Leadership anti-pattern: The savant-snake

I have a product manager friend who quit his job at a fairly well known startup recently. Over beers he told me the main reason he quit was simple: the creative director of the company wanted approval of all A/B tests. His assertion was that any changes that may result in users receiving a subtly worse experience for a day could damage the user’s perception of the application. Therefore he needed to personally approve and design any A/B tests, even against as little as 1% of traffic. The creative director was a cofounder; my product manager friend was not. My friend put up with it for a while, and then quit. 

I mentally contrast this to a story Mark Zuckerberg told when I heard him speak in July. Mark told us about an internal tool he is proud of which allows an individual to test a new feature against a small slice of production traffic. The goal is to allow an individual to prove his or her way is better without having to convince anyone. Compare Mark’s approach with the approach of the creative director that drove my buddy to quit. Mark’s goal is to make the individual as effective as possible – in a word, to empower them. The creative director’s goal was to maintain as much personal control as possible.

In my little corner of Zynga there was an engineering lead that exhibited a similar pattern. I would occasionally receive notifications of comments on a Github repo via e-mail that were snarky. One comment in particular stands out, it said, “I should have been asked before this went in.” If in the course of coding this particular engineering lead found something he did not like he would go find the commit in Github even if it were weeks or months old. He would then write passive aggressive comments on the offending code. This guy actually lasted alot longer than you’d expect, he was eventually stuck in a corner on an individual project.

This summer, a fellow founder (CEO) in my YC batch spoke to my cofounder and I at length about a problem he was having with his in-house designer (I did get his approval before writing about this.) This was an employee, not a founder but at a startup frequently the distinction is trivial.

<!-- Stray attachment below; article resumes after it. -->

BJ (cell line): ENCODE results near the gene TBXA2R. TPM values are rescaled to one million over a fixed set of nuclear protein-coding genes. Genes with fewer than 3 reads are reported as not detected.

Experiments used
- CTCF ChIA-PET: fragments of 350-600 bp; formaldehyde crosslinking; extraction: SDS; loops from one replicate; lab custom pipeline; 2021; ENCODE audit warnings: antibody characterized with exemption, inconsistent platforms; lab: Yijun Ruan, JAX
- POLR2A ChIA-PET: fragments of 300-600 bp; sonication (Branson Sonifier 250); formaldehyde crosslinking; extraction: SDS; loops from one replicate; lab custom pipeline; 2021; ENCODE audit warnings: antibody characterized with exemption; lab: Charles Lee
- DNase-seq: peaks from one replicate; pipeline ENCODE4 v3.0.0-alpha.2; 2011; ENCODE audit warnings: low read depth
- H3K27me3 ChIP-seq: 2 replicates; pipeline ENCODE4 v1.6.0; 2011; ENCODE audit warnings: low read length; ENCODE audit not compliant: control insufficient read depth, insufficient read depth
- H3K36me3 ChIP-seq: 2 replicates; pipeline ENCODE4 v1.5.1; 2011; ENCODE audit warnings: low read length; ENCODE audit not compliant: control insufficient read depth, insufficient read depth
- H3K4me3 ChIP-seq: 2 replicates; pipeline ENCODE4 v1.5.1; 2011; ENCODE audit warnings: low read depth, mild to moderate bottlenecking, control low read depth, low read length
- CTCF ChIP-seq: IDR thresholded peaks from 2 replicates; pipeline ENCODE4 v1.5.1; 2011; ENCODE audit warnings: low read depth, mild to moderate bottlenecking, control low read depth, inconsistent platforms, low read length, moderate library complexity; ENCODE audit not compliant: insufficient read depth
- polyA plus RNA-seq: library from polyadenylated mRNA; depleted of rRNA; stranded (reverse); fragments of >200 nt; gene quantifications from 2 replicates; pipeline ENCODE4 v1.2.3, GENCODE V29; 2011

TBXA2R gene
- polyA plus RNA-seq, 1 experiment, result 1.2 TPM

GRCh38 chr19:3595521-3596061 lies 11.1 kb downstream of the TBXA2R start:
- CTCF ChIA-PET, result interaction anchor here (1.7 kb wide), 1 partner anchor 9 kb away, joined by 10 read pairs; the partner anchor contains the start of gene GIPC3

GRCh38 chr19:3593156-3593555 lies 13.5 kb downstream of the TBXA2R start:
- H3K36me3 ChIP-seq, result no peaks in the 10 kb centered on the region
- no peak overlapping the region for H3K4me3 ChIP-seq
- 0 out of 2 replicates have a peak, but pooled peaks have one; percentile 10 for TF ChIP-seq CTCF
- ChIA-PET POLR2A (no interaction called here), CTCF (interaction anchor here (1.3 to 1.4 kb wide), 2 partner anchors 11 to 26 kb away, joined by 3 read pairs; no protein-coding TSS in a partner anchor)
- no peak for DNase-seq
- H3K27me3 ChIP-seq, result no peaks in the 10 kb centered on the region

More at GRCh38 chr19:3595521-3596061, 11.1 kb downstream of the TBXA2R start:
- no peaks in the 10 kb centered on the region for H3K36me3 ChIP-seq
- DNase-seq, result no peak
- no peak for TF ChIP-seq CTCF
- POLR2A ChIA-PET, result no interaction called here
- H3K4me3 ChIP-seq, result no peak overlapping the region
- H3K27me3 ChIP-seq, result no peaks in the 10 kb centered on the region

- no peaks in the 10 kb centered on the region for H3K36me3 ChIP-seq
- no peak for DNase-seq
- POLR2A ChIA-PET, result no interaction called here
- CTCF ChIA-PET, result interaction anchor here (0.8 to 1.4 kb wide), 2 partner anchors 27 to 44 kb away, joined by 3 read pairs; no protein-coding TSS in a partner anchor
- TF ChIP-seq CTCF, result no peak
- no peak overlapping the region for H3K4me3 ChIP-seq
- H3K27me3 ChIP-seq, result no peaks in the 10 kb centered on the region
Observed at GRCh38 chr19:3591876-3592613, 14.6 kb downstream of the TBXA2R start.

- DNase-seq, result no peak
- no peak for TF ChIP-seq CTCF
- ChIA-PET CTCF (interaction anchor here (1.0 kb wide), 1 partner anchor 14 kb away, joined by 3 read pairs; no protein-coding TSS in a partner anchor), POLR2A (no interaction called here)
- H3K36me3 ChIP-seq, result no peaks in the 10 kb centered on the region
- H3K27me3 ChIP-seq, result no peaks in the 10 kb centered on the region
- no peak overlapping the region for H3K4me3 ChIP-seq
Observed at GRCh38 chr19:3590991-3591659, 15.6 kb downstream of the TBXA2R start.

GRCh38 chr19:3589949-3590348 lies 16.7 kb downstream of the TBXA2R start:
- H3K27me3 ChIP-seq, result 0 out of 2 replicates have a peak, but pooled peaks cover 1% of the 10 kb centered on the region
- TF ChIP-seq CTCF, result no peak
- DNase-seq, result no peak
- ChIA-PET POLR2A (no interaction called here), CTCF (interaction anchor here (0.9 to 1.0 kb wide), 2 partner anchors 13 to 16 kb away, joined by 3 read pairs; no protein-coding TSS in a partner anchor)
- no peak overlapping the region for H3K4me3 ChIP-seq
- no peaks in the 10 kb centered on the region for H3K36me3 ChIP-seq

The CEO wanted to run a test of a possible new product in parallel with their existing work. He wanted to use a contract designer to build a mini-site that he could then use to gauge interest for the product, without derailing his whole team. The employee was adamantly against this, as he did not want his name to be associated with inferior work. He was so adamant that he threatened to quit if the CEO used an outsource contractor to design the mini-site. The employee in question was extremely talented, and he knew it. The CEO did not want to lose him, but he knew that waiting for the designer would delay the test by at least a month. Ultimately the test was never run and the employee was asked to leave a few months later (to the great relief of the rest of the team).

I call this leadership anti-pattern the savant-snake; Savant because they tend to be extremely talented people, and snake because they undermine the capability of those around them. They effectively want to serialize all decisions being made in their sphere of concern through themselves.

The damage caused by someone like this, especially given direct control over others, is hard to overstate. They disempower everyone around them by creating a psychological barrier to innovation. My product manager friend, a talented guy, left the company. The engineering lead ended up being moved to a division where he could do no harm. The designer ended up being asked to leave after seriously damaging morale. I have even seen it contribute to burnout amongst founders in the past. The savant-snake is not to be ignored.

These people are inherently difficult to excise from the organization because they are valuable. If they weren’t extremely talented they wouldn’t be able to behave in this fashion for any significant period of time. In my experience one of the hardest decisions to make is to show an extremely talented person the door because of their impact on the company. There is no way around it, you will feel their loss. It will be painful. The only solace I can offer is that at you are controlling the situation, choosing the pain you are inflicted with, rather than sacrificing the morale of your team. My experience, though, has been that everyone breathes a sigh of relief when that savant-snake is shown the door.